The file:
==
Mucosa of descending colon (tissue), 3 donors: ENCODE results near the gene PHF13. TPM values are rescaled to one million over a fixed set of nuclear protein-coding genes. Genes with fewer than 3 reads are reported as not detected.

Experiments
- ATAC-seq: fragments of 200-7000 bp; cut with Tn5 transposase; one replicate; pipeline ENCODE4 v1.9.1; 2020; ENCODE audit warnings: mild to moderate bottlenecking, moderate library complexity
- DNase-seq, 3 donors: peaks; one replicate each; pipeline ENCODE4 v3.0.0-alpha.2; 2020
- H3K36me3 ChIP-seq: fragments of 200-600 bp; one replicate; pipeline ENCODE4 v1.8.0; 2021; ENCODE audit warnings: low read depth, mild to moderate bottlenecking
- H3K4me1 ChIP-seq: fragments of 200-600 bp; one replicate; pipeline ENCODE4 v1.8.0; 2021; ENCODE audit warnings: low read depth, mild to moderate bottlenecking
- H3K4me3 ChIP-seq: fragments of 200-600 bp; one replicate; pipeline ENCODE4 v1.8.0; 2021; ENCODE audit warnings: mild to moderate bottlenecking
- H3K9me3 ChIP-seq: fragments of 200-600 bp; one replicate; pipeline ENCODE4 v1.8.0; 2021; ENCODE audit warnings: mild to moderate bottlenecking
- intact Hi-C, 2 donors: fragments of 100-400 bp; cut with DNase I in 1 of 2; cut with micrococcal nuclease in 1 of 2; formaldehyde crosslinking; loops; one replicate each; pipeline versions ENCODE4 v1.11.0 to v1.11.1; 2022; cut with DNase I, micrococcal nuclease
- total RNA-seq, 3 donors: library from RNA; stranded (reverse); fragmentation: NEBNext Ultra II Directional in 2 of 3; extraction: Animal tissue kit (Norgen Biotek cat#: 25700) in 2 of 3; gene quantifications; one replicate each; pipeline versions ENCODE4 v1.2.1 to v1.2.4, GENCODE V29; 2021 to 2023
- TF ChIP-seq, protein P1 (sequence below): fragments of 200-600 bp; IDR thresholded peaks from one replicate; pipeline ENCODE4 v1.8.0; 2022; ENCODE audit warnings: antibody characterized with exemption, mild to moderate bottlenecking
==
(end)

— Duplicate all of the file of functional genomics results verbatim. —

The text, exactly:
Mucosa of descending colon (tissue), 3 donors: ENCODE results near the gene PHF13. TPM values are rescaled to one million over a fixed set of nuclear protein-coding genes. Genes with fewer than 3 reads are reported as not detected.

Experiments
- ATAC-seq: fragments of 200-7000 bp; cut with Tn5 transposase; one replicate; pipeline ENCODE4 v1.9.1; 2020; ENCODE audit warnings: mild to moderate bottlenecking, moderate library complexity
- DNase-seq, 3 donors: peaks; one replicate each; pipeline ENCODE4 v3.0.0-alpha.2; 2020
- H3K36me3 ChIP-seq: fragments of 200-600 bp; one replicate; pipeline ENCODE4 v1.8.0; 2021; ENCODE audit warnings: low read depth, mild to moderate bottlenecking
- H3K4me1 ChIP-seq: fragments of 200-600 bp; one replicate; pipeline ENCODE4 v1.8.0; 2021; ENCODE audit warnings: low read depth, mild to moderate bottlenecking
- H3K4me3 ChIP-seq: fragments of 200-600 bp; one replicate; pipeline ENCODE4 v1.8.0; 2021; ENCODE audit warnings: mild to moderate bottlenecking
- H3K9me3 ChIP-seq: fragments of 200-600 bp; one replicate; pipeline ENCODE4 v1.8.0; 2021; ENCODE audit warnings: mild to moderate bottlenecking
- intact Hi-C, 2 donors: fragments of 100-400 bp; cut with DNase I in 1 of 2; cut with micrococcal nuclease in 1 of 2; formaldehyde crosslinking; loops; one replicate each; pipeline versions ENCODE4 v1.11.0 to v1.11.1; 2022; cut with DNase I, micrococcal nuclease
- total RNA-seq, 3 donors: library from RNA; stranded (reverse); fragmentation: NEBNext Ultra II Directional in 2 of 3; extraction: Animal tissue kit (Norgen Biotek cat#: 25700) in 2 of 3; gene quantifications; one replicate each; pipeline versions ENCODE4 v1.2.1 to v1.2.4, GENCODE V29; 2021 to 2023
- TF ChIP-seq, protein P1 (sequence below): fragments of 200-600 bp; IDR thresholded peaks from one replicate; pipeline ENCODE4 v1.8.0; 2022; ENCODE audit warnings: antibody characterized with exemption, mild to moderate bottlenecking